Double Nobel prize winner, conscientious objector, Quaker
Double Nobel prize winner, conscientious objector, Quaker
Link to QCEA blog on US EU negotiations.
From the very beginning, facilitating trade has been a key aim of the European Union (EU) and its predecessors. One of the current trade projects being negotiated is the Transatlantic Trade and Investment Partnership, which enters the second stage of negotiation this week (11th-15th November 2013). TTIP, as it is known, is a wide-ranging free trade pact between the United States of America (US) and the EU. If the negotiations are successful and the treaty is ratified, TTIP would be one of the world’s largest trade agreements, rivalling the North American Free Trade Agreement (NAFTA). The pact would remove barriers, cut tariffs, and unify regulations between the EU and the US; or, to put it simply, it would further liberalize trade between two of the world’s biggest economies.
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I am just leaving the Conference centre after a very full weekend. Much food for thought. The enormity of the challenges, youth unemployment, environmental degradation. How can we make best use of QCEA resources to have the Quaker voice heard in the European institutions and how can we better link with QCEA?
Join me for a soup lunch to raise funds for the FWCC Appeal at 12 noon on Wednesday 20th November at 5 West Hextol Close, Hexham.
I found it an inspiring evening with Throssell Hole Buddhists last night, full of rich moments of connection.
Jack Kornfield’s ” Buddha’s Little Instruction Book” quotes one of the teachings of the Buddha: “There are no holy places and no holy people, only holy moments, only moments of wisdom.”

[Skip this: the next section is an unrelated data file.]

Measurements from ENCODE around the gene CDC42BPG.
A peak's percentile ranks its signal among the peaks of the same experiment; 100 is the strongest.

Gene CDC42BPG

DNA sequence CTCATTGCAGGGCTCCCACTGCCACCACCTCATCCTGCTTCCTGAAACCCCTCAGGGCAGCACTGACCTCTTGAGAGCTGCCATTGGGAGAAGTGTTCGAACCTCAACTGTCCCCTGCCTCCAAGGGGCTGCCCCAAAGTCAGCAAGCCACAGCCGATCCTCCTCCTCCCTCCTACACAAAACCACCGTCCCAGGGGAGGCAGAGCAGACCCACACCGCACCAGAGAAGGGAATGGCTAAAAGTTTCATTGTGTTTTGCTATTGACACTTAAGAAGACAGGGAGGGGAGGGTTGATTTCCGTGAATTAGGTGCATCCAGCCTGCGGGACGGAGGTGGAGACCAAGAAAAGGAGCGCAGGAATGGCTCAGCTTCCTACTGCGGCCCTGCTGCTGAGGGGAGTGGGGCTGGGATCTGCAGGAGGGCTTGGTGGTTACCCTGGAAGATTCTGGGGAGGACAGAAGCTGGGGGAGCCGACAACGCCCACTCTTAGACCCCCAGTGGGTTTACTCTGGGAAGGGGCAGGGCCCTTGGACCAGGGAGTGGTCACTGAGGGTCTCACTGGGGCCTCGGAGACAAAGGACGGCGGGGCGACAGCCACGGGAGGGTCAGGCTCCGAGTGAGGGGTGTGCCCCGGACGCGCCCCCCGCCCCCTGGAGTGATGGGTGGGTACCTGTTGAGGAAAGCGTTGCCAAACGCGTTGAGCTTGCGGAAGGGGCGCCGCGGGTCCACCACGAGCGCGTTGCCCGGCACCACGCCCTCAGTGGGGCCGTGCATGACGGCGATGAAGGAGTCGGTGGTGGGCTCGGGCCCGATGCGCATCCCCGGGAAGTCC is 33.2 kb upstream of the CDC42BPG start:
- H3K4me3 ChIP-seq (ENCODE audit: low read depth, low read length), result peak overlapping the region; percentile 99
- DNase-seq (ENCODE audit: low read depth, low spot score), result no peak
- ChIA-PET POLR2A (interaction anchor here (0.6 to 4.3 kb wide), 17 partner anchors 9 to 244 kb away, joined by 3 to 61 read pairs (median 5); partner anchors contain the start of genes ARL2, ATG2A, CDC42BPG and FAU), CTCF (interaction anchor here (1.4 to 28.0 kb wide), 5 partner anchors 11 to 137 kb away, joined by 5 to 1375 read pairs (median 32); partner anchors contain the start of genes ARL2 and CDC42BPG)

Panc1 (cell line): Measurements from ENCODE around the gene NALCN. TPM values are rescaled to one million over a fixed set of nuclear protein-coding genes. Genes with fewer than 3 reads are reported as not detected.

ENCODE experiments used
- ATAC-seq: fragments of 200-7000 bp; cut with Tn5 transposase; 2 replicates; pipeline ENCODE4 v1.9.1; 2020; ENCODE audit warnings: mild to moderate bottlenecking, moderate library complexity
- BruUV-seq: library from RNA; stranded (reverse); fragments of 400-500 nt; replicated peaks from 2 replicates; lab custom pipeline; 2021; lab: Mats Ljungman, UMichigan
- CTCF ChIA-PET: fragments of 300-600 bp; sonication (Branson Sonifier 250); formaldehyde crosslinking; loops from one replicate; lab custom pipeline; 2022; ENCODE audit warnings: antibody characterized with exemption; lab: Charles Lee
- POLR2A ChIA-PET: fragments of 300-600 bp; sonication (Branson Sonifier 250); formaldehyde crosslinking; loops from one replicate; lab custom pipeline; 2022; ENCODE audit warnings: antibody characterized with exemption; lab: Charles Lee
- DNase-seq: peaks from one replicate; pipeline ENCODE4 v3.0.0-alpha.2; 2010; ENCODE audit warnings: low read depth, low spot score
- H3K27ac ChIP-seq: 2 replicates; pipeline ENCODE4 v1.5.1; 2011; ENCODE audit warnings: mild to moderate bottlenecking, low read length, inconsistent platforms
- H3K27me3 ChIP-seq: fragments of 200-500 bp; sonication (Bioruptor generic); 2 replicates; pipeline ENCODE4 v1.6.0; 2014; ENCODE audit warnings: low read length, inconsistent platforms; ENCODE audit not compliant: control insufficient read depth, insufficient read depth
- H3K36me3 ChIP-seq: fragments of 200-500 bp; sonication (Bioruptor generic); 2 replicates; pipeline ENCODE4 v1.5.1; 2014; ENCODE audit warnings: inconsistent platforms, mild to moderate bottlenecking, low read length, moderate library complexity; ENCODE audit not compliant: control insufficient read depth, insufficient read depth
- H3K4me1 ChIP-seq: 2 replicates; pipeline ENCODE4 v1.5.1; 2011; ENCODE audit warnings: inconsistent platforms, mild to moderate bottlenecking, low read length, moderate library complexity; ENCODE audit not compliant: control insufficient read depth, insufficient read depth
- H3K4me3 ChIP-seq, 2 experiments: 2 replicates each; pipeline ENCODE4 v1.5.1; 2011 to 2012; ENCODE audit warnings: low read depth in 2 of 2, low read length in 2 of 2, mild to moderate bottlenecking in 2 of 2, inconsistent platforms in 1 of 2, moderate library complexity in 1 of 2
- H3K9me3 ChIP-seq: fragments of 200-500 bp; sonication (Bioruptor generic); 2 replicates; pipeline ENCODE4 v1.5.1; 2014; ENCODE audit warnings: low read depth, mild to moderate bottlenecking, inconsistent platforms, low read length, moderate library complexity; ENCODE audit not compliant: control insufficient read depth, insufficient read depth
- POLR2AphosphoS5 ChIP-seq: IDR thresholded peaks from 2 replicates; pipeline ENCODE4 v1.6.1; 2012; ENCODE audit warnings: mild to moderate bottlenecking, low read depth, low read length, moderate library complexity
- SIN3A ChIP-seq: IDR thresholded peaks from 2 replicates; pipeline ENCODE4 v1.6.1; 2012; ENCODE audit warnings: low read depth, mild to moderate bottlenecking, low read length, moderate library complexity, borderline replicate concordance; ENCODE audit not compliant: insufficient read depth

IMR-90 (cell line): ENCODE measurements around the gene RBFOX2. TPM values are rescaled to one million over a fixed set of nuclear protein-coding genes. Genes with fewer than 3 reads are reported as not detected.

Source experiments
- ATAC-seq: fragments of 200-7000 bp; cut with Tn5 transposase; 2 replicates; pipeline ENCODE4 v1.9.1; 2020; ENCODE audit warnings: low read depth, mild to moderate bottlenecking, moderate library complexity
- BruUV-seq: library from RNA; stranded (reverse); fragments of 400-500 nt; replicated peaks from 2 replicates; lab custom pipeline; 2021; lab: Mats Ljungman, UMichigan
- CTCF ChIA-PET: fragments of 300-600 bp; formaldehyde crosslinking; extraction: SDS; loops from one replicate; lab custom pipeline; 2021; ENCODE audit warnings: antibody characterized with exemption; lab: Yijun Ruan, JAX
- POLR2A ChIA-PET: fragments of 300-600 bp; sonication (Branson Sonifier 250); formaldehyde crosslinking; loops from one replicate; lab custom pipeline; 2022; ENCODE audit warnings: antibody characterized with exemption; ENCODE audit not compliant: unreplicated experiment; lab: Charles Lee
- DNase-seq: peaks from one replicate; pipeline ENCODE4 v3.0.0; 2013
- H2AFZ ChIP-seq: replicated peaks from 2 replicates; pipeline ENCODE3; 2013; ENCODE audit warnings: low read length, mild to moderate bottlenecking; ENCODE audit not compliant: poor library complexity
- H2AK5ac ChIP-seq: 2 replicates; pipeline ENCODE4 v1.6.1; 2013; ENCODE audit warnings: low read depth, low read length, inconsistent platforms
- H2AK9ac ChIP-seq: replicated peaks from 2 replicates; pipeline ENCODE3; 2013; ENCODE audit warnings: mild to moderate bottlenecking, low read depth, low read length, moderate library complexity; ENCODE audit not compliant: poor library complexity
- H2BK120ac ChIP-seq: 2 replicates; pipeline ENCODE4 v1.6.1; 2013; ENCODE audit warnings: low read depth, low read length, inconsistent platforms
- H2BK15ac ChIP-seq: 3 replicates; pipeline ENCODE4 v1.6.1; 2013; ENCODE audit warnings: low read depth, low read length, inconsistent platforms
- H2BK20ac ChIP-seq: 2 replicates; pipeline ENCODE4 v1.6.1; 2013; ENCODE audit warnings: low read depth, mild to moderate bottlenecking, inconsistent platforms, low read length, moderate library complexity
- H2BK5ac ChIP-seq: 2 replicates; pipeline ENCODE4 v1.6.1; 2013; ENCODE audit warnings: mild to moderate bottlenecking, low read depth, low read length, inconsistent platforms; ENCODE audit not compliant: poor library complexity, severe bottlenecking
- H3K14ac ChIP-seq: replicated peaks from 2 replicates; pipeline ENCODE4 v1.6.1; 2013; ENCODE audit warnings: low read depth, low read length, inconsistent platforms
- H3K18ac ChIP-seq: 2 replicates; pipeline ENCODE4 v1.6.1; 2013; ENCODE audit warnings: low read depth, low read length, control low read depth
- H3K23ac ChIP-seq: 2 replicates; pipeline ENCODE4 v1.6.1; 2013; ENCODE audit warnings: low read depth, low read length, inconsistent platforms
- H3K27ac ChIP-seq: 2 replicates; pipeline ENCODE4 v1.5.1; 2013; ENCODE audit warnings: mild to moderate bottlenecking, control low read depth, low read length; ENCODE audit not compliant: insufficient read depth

I love this.
I think it would be great if Quakers dropped the use of the term “weighty Friend”.
Could it be that there are no weighty Friends, only weighty moments…
Are there Quaker foodies out there who watch the antics and try the recipes of the River Cottage chef Hugh Fearnley-Whittingstall?
You may have seen him recently with a bunch of young people picking fruit on a farm where the harvest had already gone to the supermarkets. These were ‘out of season’ apples and plums which would have been dug in and lost if it hadn’t been for these young people, who are part of an army of volunteers called ‘gleaners.’
Gleaners go back a long way, even to biblical times, when after harvest landowners let people from their estates collect anything that had been missed. It is having something of a revival today and creating a new volunteer opportunity which is making a lot of quite nice fruit available freely to people who might only be able to look at juicy Victoria plums in the shops. I believe this is called a ‘win-win’ situation. The farmer is saved the job of disposing of unwanted fruit, the volunteers have a lot of fun and hard-up people get some bruised but delicious free fruit.
If my tone appears scornful it isn’t intended. This is a great scheme – not least because at last the rejection of agricultural produce that isn’t perfect is starting to look like the obscene practice it is. Gleaners are busy all over the UK now collecting damaged, odd-shaped fruit and veg which is perfectly fit to eat but is usually junked on cosmetic grounds.